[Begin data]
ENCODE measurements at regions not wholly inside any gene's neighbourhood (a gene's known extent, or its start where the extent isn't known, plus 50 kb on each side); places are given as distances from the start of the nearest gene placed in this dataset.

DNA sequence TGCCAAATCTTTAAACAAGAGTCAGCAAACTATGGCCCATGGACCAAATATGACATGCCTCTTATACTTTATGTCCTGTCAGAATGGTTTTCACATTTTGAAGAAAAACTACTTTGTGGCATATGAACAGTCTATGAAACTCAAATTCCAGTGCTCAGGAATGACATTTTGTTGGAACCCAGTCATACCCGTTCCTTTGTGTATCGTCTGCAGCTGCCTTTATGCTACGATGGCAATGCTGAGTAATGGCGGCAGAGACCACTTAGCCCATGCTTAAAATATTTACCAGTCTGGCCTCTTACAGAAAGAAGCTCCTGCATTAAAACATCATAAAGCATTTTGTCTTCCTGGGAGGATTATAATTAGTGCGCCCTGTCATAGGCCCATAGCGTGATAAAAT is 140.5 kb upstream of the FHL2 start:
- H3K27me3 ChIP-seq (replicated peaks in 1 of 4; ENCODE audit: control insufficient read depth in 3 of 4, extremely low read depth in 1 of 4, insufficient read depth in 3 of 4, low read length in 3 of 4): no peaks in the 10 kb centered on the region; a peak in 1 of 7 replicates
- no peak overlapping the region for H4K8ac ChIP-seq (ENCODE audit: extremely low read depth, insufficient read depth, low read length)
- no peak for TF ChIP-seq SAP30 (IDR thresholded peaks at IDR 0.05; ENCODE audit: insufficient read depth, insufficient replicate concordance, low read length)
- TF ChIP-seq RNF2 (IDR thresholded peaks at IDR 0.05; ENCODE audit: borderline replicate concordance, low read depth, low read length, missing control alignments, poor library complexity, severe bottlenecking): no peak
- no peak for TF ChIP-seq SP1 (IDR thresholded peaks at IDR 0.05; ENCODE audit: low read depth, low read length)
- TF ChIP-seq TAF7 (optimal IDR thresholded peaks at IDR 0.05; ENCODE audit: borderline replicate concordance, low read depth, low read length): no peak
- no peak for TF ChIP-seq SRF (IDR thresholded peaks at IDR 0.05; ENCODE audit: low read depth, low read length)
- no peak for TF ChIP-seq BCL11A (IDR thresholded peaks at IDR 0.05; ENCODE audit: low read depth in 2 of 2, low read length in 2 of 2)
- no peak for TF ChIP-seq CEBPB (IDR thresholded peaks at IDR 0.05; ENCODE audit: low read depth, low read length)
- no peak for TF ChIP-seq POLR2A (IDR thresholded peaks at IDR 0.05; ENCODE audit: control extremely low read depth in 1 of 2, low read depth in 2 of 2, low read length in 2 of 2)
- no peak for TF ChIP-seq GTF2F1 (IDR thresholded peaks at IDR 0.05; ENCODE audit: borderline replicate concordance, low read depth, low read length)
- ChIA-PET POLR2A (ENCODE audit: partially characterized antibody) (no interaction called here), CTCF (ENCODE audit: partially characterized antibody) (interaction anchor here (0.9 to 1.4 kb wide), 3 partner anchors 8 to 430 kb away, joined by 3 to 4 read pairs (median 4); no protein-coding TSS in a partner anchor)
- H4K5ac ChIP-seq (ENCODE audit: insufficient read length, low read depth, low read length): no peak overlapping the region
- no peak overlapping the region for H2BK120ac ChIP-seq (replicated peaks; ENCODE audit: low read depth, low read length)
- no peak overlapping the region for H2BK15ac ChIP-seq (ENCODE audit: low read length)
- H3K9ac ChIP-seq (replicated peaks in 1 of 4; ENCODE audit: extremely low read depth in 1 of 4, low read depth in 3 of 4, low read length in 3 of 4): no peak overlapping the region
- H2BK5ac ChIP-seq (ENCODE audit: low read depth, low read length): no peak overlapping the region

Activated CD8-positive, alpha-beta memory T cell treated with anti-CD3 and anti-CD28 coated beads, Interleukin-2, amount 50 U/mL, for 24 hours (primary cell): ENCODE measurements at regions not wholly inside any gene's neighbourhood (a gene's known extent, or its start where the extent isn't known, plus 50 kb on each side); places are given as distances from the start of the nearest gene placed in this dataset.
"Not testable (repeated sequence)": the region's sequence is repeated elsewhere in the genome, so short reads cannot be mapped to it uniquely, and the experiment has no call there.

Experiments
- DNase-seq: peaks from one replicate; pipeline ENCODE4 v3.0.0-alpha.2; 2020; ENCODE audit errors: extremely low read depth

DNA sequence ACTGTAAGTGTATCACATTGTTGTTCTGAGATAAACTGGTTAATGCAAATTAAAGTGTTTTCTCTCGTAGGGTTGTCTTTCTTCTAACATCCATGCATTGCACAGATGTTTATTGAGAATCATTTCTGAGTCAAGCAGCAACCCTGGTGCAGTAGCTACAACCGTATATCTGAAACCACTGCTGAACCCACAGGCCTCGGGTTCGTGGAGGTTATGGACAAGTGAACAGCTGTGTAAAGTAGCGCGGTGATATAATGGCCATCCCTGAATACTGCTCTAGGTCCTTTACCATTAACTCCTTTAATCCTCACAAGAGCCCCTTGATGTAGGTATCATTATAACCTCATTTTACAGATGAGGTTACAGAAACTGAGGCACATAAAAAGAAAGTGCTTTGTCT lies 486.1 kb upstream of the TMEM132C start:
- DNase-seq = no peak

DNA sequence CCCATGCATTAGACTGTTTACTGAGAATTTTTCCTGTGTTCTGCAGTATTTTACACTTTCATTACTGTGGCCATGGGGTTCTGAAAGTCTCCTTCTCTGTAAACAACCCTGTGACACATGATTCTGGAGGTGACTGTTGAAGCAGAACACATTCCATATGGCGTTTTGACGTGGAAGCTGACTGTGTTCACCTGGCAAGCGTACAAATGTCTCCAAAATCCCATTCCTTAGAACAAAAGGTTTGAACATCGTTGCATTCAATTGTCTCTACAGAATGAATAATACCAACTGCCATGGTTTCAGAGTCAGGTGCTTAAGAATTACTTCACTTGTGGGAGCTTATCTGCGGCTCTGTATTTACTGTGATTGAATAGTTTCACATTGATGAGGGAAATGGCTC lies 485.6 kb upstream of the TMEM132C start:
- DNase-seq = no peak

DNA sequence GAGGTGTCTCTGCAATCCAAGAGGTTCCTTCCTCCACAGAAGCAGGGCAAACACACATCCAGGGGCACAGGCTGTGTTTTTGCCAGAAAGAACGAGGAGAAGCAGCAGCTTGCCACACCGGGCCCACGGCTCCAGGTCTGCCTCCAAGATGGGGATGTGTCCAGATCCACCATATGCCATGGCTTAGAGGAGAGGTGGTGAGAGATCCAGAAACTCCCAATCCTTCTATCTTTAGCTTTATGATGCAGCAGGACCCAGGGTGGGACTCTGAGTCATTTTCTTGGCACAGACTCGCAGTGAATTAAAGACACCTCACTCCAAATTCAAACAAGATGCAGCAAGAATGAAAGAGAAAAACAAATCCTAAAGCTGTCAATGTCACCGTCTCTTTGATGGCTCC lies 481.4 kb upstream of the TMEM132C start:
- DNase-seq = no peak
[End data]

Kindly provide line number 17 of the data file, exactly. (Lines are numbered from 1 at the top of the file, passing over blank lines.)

- no peak overlapping the region for H2BK15ac ChIP-seq (ENCODE audit: low read length)